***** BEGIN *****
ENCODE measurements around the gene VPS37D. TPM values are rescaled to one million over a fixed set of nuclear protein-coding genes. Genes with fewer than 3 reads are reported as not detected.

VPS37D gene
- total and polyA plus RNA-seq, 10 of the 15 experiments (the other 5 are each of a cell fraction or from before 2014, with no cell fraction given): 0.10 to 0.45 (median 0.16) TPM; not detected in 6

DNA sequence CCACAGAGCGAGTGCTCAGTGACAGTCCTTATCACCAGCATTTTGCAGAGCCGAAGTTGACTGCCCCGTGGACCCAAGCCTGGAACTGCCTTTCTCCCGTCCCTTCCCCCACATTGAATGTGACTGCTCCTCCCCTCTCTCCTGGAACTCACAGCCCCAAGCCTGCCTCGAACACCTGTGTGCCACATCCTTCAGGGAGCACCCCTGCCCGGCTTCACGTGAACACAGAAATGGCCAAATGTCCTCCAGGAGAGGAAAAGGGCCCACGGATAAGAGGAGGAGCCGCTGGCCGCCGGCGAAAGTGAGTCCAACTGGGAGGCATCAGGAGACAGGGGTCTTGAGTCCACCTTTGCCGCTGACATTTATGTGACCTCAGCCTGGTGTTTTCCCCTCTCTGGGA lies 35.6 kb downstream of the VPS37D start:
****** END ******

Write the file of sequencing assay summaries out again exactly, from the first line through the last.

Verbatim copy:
ENCODE measurements around the gene VPS37D. TPM values are rescaled to one million over a fixed set of nuclear protein-coding genes. Genes with fewer than 3 reads are reported as not detected.

VPS37D gene
- total and polyA plus RNA-seq, 10 of the 15 experiments (the other 5 are each of a cell fraction or from before 2014, with no cell fraction given): 0.10 to 0.45 (median 0.16) TPM; not detected in 6

DNA sequence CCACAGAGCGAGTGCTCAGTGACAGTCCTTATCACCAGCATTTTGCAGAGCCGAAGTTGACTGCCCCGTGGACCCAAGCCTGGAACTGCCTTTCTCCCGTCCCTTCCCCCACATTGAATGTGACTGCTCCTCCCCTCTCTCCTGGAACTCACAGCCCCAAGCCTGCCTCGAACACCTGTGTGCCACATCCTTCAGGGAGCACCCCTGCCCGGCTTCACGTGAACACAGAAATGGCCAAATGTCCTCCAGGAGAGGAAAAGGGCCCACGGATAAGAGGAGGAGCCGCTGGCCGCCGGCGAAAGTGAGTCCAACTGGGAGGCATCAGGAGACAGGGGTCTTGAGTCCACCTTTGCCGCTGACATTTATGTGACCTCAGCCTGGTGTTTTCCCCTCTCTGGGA lies 35.6 kb downstream of the VPS37D start: